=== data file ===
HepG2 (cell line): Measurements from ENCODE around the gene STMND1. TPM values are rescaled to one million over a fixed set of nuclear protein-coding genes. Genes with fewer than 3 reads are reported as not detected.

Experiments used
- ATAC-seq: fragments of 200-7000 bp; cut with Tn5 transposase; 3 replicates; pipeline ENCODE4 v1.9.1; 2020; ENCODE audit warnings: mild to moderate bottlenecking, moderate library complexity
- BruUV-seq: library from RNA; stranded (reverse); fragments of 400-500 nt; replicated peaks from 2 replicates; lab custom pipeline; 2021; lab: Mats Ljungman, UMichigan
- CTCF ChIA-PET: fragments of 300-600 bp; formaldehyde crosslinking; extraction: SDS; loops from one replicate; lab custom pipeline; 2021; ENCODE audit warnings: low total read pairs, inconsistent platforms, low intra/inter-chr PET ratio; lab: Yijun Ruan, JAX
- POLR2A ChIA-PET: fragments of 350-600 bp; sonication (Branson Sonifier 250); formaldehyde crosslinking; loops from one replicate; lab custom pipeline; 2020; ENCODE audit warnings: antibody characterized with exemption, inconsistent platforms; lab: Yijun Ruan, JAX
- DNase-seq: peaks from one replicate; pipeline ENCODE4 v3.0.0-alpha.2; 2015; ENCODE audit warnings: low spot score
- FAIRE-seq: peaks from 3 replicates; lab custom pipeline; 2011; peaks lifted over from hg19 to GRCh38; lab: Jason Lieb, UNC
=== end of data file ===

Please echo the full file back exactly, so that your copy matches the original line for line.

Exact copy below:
HepG2 (cell line): Measurements from ENCODE around the gene STMND1. TPM values are rescaled to one million over a fixed set of nuclear protein-coding genes. Genes with fewer than 3 reads are reported as not detected.

Experiments used
- ATAC-seq: fragments of 200-7000 bp; cut with Tn5 transposase; 3 replicates; pipeline ENCODE4 v1.9.1; 2020; ENCODE audit warnings: mild to moderate bottlenecking, moderate library complexity
- BruUV-seq: library from RNA; stranded (reverse); fragments of 400-500 nt; replicated peaks from 2 replicates; lab custom pipeline; 2021; lab: Mats Ljungman, UMichigan
- CTCF ChIA-PET: fragments of 300-600 bp; formaldehyde crosslinking; extraction: SDS; loops from one replicate; lab custom pipeline; 2021; ENCODE audit warnings: low total read pairs, inconsistent platforms, low intra/inter-chr PET ratio; lab: Yijun Ruan, JAX
- POLR2A ChIA-PET: fragments of 350-600 bp; sonication (Branson Sonifier 250); formaldehyde crosslinking; loops from one replicate; lab custom pipeline; 2020; ENCODE audit warnings: antibody characterized with exemption, inconsistent platforms; lab: Yijun Ruan, JAX
- DNase-seq: peaks from one replicate; pipeline ENCODE4 v3.0.0-alpha.2; 2015; ENCODE audit warnings: low spot score
- FAIRE-seq: peaks from 3 replicates; lab custom pipeline; 2011; peaks lifted over from hg19 to GRCh38; lab: Jason Lieb, UNC